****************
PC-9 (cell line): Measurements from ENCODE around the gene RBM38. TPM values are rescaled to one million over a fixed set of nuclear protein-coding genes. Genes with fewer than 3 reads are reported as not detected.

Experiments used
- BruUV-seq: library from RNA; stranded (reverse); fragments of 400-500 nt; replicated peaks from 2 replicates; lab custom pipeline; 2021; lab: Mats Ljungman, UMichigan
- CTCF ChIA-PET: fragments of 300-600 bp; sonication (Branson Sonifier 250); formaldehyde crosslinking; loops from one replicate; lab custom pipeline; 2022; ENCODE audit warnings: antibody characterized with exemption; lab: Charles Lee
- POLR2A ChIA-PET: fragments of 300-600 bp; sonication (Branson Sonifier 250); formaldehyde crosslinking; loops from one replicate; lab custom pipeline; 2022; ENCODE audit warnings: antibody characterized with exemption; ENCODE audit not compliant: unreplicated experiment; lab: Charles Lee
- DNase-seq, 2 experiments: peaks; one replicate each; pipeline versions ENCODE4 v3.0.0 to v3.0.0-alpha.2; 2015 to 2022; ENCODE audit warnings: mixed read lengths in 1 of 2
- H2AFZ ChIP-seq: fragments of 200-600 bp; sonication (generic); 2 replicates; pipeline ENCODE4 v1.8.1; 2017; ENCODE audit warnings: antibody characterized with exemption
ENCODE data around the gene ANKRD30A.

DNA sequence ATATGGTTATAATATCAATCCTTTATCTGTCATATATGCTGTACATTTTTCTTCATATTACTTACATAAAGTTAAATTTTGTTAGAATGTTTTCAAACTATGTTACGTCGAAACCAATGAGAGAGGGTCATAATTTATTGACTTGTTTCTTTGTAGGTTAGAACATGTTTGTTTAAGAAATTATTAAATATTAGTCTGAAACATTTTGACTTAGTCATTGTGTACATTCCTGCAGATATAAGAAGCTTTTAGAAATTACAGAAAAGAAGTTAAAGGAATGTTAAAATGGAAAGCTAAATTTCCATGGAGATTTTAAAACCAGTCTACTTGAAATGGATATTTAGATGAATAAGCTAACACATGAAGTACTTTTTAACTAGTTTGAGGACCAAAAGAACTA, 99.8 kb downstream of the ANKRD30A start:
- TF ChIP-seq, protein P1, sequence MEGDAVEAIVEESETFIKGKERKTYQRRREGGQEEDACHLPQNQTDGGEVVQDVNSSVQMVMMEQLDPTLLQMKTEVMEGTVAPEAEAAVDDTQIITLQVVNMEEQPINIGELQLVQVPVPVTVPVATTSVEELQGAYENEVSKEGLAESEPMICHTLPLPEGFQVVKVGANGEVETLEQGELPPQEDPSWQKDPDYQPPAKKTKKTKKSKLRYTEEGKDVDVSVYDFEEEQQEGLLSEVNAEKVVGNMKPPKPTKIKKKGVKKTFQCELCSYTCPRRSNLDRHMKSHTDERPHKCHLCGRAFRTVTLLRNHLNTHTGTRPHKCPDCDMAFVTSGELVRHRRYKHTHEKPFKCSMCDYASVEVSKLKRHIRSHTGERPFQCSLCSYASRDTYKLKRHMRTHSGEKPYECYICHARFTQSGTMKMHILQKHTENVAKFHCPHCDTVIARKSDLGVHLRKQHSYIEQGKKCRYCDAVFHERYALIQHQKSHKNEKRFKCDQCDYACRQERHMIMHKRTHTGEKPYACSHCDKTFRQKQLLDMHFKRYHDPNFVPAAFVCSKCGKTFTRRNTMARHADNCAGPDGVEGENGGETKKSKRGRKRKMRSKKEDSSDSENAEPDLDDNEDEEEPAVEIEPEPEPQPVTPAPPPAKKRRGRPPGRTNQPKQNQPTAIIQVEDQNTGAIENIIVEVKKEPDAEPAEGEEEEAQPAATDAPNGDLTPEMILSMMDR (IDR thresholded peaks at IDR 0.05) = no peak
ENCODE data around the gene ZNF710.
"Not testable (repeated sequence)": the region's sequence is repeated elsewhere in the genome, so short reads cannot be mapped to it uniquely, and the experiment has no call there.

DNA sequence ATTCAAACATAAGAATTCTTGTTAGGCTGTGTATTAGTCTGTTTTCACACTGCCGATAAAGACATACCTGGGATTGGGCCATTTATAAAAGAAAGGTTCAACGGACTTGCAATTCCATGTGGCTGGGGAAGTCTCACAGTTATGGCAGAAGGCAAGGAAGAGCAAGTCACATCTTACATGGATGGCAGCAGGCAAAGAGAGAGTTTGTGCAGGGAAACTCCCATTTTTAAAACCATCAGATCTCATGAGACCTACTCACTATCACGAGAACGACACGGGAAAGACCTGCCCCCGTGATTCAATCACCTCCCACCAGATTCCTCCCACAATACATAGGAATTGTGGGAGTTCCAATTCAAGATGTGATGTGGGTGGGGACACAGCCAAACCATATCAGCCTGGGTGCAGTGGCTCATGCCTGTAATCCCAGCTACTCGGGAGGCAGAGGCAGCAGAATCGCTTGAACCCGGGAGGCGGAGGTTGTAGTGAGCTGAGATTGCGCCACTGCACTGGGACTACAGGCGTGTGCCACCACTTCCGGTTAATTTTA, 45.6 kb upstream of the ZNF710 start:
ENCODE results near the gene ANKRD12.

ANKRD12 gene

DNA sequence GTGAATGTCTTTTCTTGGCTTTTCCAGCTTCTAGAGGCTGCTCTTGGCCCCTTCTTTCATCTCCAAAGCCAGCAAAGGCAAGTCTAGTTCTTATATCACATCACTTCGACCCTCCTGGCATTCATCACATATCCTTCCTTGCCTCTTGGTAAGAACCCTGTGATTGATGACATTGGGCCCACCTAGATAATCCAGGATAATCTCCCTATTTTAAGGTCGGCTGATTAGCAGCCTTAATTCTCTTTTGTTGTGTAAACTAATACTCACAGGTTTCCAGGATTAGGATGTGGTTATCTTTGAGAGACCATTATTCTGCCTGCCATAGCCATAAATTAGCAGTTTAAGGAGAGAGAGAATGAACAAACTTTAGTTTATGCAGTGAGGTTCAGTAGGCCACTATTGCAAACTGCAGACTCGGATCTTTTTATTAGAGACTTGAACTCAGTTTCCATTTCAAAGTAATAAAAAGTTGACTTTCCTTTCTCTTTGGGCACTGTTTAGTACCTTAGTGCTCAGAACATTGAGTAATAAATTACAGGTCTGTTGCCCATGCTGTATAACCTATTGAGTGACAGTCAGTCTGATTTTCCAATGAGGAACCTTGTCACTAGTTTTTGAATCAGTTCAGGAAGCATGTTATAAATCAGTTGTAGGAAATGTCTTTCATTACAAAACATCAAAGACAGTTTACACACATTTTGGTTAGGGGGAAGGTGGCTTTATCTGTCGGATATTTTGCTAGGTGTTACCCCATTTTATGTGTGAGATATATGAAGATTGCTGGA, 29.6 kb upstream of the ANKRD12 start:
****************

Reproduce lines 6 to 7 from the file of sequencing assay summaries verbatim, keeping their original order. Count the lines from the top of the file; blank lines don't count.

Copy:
- DNase-seq, 2 experiments: peaks; one replicate each; pipeline versions ENCODE4 v3.0.0 to v3.0.0-alpha.2; 2015 to 2022; ENCODE audit warnings: mixed read lengths in 1 of 2
- H2AFZ ChIP-seq: fragments of 200-600 bp; sonication (generic); 2 replicates; pipeline ENCODE4 v1.8.1; 2017; ENCODE audit warnings: antibody characterized with exemption